Homeless activist denies knowledge of abuse at school
By Alison Healy
May 23, 2009
Sr Stanislaus Kennedy has confirmed that she is the nun given the pseudonym Sr Wilma in the Commission to Inquire into Child Abuse Report but has insisted she did not know about child abuse at a Kilkenny industrial school.
The commission investigated reports of abuse in St Joseph’s Industrial School, Kilkenny and found that the school employed “two dangerous sexual abusers” consecutively in the 1970s.
Both care workers were dismissed after complaints and both went on to abuse children elsewhere before being convicted of sexual offences.
The report includes a claim by a voluntary worker at the school that he told “Sr Wilma” that a boy was being molested but she told him that it did not happen and that children made up stories.
Sr Stanislaus told The Irish Timesthat she had no recollection of this.
The Sisters of Charity nun, who later founded Focus Ireland, lived in the convent in the grounds of the school in the 1970s when she worked in the community and ran a childcare course.
The States of Fearseries on RTÉ television in 1999 highlighted the fact that Sr Stanislaus was at the convent at that time and that she had heard complaints of abuse.
She then wrote an article in this newspaper, saying she did not know anything about sexual abuse in St Joseph’s institution and had no connection with the institution.
According to the commission report, a voluntary worker with the pseudonym Patrick McGovern said he had been told that a boy was being molested in the industrial school, in or about 1974.
He said he called to the convent one night to tell someone and was relieved when “Sr Wilma” came to the door because he knew her.
He told her about the boy and said she took a step back.
He said she told him there was a history of boys and girls making up stories to gain attention.
“. . . She made it plain to me that nothing was going on. So I respected her a great deal, I have to say at that stage, and I was happy that what she was saying was exactly how things were . . . it was only when evidence came up later that I was annoyed that I didn’t do more,” he said.
According to the commission report, St Stanislaus said she had no recollection of this incident.
“She said that even if she had been told, she would have done nothing more than tell them to go to the person in charge of the institution,” the report stated.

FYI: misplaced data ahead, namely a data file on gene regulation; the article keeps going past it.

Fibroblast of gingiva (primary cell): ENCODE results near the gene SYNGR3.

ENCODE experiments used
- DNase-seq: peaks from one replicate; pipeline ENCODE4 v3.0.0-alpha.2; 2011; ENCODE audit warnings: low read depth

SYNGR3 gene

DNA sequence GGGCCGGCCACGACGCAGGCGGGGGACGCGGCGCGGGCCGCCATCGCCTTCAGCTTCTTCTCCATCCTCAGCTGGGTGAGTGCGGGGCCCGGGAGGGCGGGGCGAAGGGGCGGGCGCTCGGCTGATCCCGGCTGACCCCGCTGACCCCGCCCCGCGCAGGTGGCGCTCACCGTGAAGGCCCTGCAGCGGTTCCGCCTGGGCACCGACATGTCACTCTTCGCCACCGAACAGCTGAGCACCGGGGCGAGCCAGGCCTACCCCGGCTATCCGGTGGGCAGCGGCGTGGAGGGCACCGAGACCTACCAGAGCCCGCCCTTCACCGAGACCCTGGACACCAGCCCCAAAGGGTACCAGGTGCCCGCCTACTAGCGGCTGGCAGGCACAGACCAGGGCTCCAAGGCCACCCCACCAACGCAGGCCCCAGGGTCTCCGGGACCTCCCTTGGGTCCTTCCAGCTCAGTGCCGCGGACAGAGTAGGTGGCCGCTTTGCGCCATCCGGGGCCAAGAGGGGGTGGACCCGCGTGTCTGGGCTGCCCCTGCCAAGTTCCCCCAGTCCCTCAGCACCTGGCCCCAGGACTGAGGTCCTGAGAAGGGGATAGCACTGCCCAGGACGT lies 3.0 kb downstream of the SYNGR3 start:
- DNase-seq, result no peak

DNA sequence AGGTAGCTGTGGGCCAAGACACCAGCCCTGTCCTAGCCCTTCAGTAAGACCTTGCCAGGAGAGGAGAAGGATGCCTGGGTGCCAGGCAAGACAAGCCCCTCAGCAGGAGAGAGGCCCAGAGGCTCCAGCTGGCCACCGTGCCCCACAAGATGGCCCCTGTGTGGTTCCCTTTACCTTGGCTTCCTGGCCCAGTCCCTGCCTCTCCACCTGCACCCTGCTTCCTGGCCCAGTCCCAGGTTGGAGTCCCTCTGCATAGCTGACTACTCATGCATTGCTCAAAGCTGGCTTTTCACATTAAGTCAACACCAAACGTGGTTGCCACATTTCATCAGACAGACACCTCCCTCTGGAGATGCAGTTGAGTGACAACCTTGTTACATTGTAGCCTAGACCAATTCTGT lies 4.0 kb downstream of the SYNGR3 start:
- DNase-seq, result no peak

Speaking to The Irish Times, Sr Stanislaus said she was “absolutely certain” if she was told about sexual abuse in St Joseph’s, she would have acted on it.
“I didn’t know about sexual abuse in Kilkenny and I knew nobody who did know.
“I have no recollection of the man referred to in the commission’s report as Patrick McGovern telling me about sexual abuse,” she said.
The report said a second worker, given the pseudonym Donal Kavanagh, had told her that a man, now known to be Myles Brady, was physically abusing the children. She told him to go to the resident manager about it.
In an interview with gardaí in 1995, Sr Stanislaus was quoted as saying that she “picked up on it” that Brady might have been sexually abusing the children as well.
She told the commission that she made a mistake in the Garda statement and that she could not possibly have known about sexual abuse in the 1970s when Donal Kavanagh spoke to her.
She said she knew nothing about men interfering with boys at that time.
Sr Stanislaus assisted in setting up a childcare course in Kilkenny, which was attended by one the sexual abusers given the pseudonym Thomas Pleece in the report.
That man was David Murray, who would later be sentenced to 10 years for sexual offences in 1997.
Myles Brady replaced him at St Joseph’s and received a four-year sentence for sexual offences in 1998.
The commission report also said Sr Stanislaus acknowledged that The Irish Timesarticle she wrote in 1999 was not entirely accurate when it said she had nothing whatsoever to do with St Joseph’s.
Sr Stanislaus said the article was not entirely accurate only in so far as the commission had reminded her of meetings she’d had about the childcare course and of a document she signed relating to St Joseph’s.
“The inaccuracy in the article was purely inadvertent. I had no involvement in the day-to-day running of St Joseph’s nor was I involved with the care of the children.
“My work was exclusively in the community and running the childcare course,” she said.
Sr Stanislaus said the commission’s investigation of St Joseph’s described “horrific abuse” and was very disturbing.
“My immediate reaction is deep sadness and sorrow that this abuse happened to the children who suffered enormously then, and some of whom continue to suffer today,” she said.
The report was “frightfully important” and its findings should be respected and treated very seriously, she said.